Iginas Gasengayire spent his early years in refugee camps in Africa terrified of teachers; he never imagined he would become one.
“Teachers were really mean to us,” he said.
“We’d just get beat up all the time for no reason … so I was terrified by teachers.”
A marked difference in experience at school in Australia would eventually inspire Mr Gasengayire to become a teacher — “Mr Iggy” — and return to the high school where he arrived 14 years ago as a nervous student who spoke no English.
Almost an accountant
The Gasengayire family fled Burundi when Mr Gasengayire was two years old and settled in what was then Zaire. Two years later, war forced them to flee to Tanzania where they lived for nine years in a refugee camp.
In 2006, the family arrived in Coffs Harbour — a refugee resettlement zone — after his mother was granted a humanitarian visa.
Mr Gasengayire had only learned the greetings of “Hi” and “Hello” when he walked through the gates of Orara High School. He laughed when he reflected on the communication problems that arose when he could not tell the difference between, “How are you?” and, “How old are you?”
“So, it was actually funny because I walked around like, ‘Hello, hello’ and then people [were asking], ‘How are you?’ and I’m like, ‘I’m 15, thank you,'” Mr Gasengayire said.
While his English eventually development, it was just one more obstacle Mr Gasengayire took in his stride during his time at Orara High School. Determined to finish Year 12, he completed his Higher School Certificate (HSC) over three years, and gained a scholarship to study accounting at university.
While studying, Mr Gasengayire worked at Orara High School as a Student Learning Support Officer with refugee students. More than 30 languages are spoken by families within the school. It was this work that eventually made him realise a career in accounting was not what he wanted — he wanted to become a teacher.
“When I was helping the students in a class, what I realised is that I understood how they felt,” Mr Gasengayire said.
“Although we’re from different continents, different countries who have different experiences, we still went through the same thing. “They were trying to start over and it’s overwhelming.”
‘A real success story’
Staff at Orara High School were thrilled with their former student’s change of heart, including the head teacher of English as an Additional Language or Dialect Education (EAL/D), Marguerite Barwell, who saw an opportunity to put Mr Gasengayire in front of the class.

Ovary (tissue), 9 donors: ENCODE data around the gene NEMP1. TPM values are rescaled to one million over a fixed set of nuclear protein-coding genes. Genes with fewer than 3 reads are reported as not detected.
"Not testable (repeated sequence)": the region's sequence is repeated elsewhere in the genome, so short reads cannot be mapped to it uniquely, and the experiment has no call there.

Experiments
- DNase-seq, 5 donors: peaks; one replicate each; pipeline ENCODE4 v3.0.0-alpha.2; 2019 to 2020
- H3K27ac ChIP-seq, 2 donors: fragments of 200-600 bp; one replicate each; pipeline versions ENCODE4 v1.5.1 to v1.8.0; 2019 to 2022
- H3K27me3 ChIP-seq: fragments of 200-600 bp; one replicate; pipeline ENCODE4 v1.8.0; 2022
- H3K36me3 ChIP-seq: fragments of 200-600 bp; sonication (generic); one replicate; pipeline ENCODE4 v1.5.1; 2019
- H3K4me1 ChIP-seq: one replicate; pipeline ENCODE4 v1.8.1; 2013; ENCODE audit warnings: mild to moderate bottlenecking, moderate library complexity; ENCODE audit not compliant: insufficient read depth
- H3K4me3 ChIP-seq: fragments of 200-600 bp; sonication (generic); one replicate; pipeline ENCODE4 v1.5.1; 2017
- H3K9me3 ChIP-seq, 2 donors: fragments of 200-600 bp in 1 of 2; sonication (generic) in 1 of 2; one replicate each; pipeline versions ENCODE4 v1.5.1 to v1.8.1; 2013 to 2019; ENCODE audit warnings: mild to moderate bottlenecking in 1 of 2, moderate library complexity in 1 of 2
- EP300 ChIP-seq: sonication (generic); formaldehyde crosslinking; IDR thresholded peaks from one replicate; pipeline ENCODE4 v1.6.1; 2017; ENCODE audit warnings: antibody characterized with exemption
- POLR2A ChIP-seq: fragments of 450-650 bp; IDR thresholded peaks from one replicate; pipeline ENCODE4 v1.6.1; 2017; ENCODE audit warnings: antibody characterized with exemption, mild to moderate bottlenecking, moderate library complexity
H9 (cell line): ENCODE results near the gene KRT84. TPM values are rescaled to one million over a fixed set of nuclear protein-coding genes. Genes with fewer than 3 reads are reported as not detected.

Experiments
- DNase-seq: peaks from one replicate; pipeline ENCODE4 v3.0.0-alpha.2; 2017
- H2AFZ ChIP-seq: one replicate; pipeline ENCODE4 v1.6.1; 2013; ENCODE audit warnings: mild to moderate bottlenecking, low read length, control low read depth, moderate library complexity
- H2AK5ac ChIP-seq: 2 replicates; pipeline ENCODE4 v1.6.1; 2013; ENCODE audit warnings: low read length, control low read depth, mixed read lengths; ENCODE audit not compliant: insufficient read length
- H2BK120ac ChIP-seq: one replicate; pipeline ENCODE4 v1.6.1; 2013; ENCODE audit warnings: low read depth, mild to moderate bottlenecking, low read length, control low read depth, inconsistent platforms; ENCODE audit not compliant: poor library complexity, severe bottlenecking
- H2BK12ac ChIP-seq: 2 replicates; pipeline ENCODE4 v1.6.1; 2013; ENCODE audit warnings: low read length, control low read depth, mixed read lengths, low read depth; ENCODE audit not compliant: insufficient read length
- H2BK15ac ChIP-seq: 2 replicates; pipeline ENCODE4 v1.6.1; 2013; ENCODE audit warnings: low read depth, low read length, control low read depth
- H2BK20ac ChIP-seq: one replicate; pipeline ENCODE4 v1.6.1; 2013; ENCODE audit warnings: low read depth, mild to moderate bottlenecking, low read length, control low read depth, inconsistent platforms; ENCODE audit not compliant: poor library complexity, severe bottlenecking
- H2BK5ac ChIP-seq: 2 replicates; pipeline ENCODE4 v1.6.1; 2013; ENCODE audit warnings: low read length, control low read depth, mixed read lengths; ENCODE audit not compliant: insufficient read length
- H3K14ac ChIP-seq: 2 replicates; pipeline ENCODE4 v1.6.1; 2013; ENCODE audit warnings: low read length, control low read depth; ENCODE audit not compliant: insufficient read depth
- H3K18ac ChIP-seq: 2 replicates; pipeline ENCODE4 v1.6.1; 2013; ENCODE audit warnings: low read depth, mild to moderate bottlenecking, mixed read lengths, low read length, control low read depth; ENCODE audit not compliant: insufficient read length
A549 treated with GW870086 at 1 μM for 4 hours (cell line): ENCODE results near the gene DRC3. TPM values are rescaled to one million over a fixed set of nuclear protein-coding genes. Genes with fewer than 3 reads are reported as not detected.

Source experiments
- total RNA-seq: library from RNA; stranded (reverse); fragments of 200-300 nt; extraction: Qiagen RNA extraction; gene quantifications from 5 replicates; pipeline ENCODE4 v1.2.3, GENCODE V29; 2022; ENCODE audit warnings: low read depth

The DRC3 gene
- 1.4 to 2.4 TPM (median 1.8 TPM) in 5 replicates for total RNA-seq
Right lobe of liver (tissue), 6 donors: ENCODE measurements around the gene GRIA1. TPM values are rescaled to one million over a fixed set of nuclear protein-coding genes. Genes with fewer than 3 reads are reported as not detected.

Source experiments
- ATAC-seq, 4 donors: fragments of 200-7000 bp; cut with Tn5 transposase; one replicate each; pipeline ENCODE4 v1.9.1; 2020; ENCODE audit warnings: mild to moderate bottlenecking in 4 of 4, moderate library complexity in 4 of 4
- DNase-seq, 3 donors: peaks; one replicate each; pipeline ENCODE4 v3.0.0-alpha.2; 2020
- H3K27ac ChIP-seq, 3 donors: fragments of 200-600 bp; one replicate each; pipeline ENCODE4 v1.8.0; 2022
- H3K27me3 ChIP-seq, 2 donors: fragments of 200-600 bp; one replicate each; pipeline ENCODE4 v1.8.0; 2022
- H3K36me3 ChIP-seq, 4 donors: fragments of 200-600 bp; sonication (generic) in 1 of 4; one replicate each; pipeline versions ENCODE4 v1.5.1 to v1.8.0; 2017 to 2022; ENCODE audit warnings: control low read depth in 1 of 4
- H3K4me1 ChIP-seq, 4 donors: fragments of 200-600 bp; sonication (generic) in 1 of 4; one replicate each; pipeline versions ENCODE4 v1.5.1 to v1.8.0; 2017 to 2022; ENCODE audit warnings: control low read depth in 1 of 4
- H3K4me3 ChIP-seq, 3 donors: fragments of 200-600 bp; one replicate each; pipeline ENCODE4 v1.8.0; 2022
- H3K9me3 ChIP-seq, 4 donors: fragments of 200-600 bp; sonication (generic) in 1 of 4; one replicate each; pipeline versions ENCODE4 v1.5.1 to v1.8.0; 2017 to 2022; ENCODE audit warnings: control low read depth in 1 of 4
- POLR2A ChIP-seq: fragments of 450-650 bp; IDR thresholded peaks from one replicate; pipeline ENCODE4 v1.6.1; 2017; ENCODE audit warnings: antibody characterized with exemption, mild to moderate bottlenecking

“A position came up in the maths department and somebody said that they were looking for a teacher and I said, ‘Well, what about Iggy?'” she said.
Ms Barwell said Mr Gasengayire joining the faculty was a win for staff and students.
“He’s so inspiring; he shows that anything is possible,” she said.
“The fact that he has had to wait for things has made him a very patient person. “Bit by bit, step by step, the HSC was possible, then university was possible, then back working with us [as a Student Learning Support Officer], and then of course this job in the maths department. “He’s a real success story.”
Mr Gasengayire said his first weeks in his teaching role did not feel real. “I was sitting there and I was like, ‘Wait. I’m a teacher,'” he said. “Even the students were like, ‘Wait, weren’t you a teacher’s aide yesterday?’ and I was like, ‘Yes. Yes, I was, but I’m a teacher today’. “They were like, ‘Cool.'”
Mr Iggy impresses students
Year 8 students Kiara Hughes and Mersadies McNickle are enjoying maths with Mr Iggy. “He’s really caring and he’s always making sure everyone in the class understands the work,” Kiara said.
Mr Gasengayire’s story of progressing from refugee student to teacher has also impressed his class. “That was really cool,” Mersadies said. “I know we have a lot of people from different backgrounds at our school, so it was cool to find out that he went here as well.” “It’s really great seeing how far he’s come from a non-English-speaking background to now teaching an excel class,” Kiara added.
Orara High School principal Malcolm McFarlane said for a school with such a diverse student population base, the example that Mr Gasengayire set was invaluable to the school’s culture. “The more diversity there is across our school, the more chance there is for students to feel a real sense of connectedness with school, and hopefully their families can feel that sense of connectedness [too],” he said.
“We should be representative of our school community in every way including with our staffing.” With another term now underway, Mr Gasengayire is happy with how his journey has unfolded. “It’s the best choice I’ve ever made. I couldn’t imagine myself doing anything different at the moment,” he said.